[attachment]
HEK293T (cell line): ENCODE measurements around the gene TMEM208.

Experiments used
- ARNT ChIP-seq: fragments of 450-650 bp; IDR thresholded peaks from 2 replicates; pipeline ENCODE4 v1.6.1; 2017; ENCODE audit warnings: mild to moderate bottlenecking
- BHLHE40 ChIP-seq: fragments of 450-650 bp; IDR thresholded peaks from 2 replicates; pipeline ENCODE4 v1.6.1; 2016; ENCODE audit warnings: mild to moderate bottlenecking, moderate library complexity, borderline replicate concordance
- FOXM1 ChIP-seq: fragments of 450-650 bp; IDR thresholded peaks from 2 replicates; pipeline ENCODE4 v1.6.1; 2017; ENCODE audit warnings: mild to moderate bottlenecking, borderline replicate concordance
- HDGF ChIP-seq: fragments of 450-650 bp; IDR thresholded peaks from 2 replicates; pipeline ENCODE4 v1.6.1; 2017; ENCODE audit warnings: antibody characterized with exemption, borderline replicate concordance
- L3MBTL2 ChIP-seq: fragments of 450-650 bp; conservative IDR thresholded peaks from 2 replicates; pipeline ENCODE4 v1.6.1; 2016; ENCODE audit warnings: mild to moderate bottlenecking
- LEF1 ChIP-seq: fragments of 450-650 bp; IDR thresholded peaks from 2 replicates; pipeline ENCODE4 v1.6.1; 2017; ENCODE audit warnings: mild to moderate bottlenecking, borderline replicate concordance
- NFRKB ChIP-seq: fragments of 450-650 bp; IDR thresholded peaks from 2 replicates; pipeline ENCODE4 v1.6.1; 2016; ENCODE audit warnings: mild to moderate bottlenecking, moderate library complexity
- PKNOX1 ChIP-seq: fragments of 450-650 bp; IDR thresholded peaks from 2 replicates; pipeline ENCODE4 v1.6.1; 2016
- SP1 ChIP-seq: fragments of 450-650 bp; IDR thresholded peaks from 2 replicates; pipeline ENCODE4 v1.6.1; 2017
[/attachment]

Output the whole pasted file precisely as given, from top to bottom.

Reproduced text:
HEK293T (cell line): ENCODE measurements around the gene TMEM208.

Experiments used
- ARNT ChIP-seq: fragments of 450-650 bp; IDR thresholded peaks from 2 replicates; pipeline ENCODE4 v1.6.1; 2017; ENCODE audit warnings: mild to moderate bottlenecking
- BHLHE40 ChIP-seq: fragments of 450-650 bp; IDR thresholded peaks from 2 replicates; pipeline ENCODE4 v1.6.1; 2016; ENCODE audit warnings: mild to moderate bottlenecking, moderate library complexity, borderline replicate concordance
- FOXM1 ChIP-seq: fragments of 450-650 bp; IDR thresholded peaks from 2 replicates; pipeline ENCODE4 v1.6.1; 2017; ENCODE audit warnings: mild to moderate bottlenecking, borderline replicate concordance
- HDGF ChIP-seq: fragments of 450-650 bp; IDR thresholded peaks from 2 replicates; pipeline ENCODE4 v1.6.1; 2017; ENCODE audit warnings: antibody characterized with exemption, borderline replicate concordance
- L3MBTL2 ChIP-seq: fragments of 450-650 bp; conservative IDR thresholded peaks from 2 replicates; pipeline ENCODE4 v1.6.1; 2016; ENCODE audit warnings: mild to moderate bottlenecking
- LEF1 ChIP-seq: fragments of 450-650 bp; IDR thresholded peaks from 2 replicates; pipeline ENCODE4 v1.6.1; 2017; ENCODE audit warnings: mild to moderate bottlenecking, borderline replicate concordance
- NFRKB ChIP-seq: fragments of 450-650 bp; IDR thresholded peaks from 2 replicates; pipeline ENCODE4 v1.6.1; 2016; ENCODE audit warnings: mild to moderate bottlenecking, moderate library complexity
- PKNOX1 ChIP-seq: fragments of 450-650 bp; IDR thresholded peaks from 2 replicates; pipeline ENCODE4 v1.6.1; 2016
- SP1 ChIP-seq: fragments of 450-650 bp; IDR thresholded peaks from 2 replicates; pipeline ENCODE4 v1.6.1; 2017